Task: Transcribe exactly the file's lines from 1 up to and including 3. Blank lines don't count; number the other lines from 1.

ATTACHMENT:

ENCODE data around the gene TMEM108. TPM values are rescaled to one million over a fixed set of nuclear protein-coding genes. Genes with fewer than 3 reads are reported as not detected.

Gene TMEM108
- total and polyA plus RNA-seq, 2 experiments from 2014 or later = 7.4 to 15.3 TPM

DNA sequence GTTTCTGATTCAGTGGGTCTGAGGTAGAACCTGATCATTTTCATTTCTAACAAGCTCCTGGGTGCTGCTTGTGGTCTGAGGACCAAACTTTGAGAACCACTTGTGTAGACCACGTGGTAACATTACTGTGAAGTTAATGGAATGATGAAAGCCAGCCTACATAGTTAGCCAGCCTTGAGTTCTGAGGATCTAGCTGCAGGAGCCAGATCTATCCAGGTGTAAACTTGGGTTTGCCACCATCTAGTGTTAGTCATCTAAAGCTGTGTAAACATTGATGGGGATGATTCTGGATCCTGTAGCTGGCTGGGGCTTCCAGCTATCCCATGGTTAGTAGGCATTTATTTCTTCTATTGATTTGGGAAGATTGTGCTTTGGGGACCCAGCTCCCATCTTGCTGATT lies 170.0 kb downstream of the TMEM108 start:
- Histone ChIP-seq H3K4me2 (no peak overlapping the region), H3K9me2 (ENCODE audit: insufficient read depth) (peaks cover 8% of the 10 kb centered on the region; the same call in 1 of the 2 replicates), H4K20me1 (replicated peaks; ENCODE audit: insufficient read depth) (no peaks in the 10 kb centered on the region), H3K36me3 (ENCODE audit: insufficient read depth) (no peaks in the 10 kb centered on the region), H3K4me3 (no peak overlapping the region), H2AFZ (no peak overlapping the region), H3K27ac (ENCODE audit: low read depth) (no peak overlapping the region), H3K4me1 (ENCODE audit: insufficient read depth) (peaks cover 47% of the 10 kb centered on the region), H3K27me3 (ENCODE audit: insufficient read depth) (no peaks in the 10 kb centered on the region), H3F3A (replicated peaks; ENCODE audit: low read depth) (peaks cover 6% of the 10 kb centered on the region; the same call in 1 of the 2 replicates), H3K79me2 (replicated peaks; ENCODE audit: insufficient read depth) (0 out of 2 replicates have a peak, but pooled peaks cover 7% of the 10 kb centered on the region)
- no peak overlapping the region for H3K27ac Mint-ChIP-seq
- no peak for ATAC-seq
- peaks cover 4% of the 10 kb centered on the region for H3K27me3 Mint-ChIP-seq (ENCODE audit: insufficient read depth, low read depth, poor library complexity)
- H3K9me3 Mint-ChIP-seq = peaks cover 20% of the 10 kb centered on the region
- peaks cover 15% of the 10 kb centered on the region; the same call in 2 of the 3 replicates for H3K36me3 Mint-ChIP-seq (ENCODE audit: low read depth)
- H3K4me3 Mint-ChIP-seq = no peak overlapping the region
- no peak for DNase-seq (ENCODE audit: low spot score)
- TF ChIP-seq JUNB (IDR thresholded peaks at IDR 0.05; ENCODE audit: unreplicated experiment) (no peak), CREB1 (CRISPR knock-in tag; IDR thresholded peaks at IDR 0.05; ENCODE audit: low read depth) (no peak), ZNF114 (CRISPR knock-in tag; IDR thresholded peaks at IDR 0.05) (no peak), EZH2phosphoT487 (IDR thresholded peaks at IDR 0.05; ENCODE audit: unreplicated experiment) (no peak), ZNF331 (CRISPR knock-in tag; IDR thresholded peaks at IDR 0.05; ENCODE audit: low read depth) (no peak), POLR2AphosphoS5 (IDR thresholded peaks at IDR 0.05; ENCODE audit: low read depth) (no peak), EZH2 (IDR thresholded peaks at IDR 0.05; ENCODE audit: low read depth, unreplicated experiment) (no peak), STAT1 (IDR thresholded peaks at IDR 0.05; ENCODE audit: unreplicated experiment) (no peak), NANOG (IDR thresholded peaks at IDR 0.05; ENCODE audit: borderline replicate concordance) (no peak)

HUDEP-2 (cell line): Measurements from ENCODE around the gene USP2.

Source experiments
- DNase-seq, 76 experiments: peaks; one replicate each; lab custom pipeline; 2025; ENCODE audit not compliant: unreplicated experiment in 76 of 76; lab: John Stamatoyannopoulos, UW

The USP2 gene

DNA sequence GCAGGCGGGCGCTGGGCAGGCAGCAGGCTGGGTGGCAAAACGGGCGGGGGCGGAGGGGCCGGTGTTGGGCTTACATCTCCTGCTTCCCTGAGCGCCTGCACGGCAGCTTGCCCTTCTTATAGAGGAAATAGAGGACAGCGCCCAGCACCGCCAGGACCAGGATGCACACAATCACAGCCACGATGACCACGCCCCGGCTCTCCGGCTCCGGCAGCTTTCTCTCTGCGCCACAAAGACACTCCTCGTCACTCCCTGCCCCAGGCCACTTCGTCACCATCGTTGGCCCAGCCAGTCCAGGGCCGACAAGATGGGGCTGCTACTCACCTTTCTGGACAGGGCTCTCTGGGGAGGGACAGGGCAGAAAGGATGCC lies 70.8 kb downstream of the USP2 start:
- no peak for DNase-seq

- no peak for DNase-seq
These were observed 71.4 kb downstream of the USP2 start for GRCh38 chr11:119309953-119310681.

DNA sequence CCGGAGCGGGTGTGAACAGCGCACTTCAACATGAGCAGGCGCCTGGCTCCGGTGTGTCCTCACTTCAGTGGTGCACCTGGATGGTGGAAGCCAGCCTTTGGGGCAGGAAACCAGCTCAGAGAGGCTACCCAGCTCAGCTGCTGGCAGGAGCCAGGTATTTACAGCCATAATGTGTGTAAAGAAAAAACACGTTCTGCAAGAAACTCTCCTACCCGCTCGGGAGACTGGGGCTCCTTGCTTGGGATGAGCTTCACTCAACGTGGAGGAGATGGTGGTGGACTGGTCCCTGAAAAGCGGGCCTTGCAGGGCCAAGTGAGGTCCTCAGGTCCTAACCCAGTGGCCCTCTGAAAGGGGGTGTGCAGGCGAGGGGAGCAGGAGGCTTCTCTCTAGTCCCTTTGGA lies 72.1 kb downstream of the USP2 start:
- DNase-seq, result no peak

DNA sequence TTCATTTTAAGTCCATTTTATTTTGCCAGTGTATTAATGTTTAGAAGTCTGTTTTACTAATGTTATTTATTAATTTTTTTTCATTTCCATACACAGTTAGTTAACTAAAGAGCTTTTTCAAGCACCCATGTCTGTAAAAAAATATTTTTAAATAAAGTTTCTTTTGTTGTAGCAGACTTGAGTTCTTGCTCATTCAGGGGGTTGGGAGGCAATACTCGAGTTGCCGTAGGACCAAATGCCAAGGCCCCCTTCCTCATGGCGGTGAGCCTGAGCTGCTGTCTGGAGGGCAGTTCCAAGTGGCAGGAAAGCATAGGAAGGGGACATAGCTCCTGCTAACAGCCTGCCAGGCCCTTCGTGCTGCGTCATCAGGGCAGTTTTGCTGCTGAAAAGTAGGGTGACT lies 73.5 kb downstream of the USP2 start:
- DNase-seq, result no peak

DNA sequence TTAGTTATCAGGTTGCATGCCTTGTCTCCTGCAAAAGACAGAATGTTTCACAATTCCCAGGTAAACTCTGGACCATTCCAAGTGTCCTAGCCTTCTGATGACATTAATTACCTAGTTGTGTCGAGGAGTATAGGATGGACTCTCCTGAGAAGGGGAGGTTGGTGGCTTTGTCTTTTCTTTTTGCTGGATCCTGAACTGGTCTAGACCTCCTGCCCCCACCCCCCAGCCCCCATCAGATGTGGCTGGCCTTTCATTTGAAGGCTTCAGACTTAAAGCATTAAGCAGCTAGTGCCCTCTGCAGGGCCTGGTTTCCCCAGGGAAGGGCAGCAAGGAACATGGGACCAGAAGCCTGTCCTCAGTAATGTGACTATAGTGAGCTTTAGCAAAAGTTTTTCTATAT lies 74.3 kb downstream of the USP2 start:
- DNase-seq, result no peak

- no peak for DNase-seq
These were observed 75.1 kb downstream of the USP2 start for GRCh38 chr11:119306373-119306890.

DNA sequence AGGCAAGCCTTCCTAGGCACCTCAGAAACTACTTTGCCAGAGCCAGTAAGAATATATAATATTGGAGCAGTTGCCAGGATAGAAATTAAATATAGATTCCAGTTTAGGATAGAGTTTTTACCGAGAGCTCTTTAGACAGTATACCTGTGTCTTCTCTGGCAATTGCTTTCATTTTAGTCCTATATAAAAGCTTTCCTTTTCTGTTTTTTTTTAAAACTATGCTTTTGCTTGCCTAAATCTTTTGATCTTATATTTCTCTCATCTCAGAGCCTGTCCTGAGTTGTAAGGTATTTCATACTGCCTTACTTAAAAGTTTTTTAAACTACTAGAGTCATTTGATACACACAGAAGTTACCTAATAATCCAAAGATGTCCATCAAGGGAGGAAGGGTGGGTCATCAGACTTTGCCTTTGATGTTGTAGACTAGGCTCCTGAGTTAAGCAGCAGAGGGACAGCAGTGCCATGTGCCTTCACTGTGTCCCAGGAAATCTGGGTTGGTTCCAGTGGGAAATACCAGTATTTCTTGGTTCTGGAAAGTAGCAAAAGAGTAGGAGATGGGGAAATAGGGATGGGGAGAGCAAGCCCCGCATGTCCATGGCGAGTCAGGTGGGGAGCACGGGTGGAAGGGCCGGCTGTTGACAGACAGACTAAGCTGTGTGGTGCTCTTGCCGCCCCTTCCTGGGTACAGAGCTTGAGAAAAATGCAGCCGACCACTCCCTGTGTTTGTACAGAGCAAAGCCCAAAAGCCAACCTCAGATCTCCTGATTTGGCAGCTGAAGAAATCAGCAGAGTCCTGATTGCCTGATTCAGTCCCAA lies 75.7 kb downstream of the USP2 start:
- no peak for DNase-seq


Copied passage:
ENCODE data around the gene TMEM108. TPM values are rescaled to one million over a fixed set of nuclear protein-coding genes. Genes with fewer than 3 reads are reported as not detected.

Gene TMEM108
- total and polyA plus RNA-seq, 2 experiments from 2014 or later = 7.4 to 15.3 TPM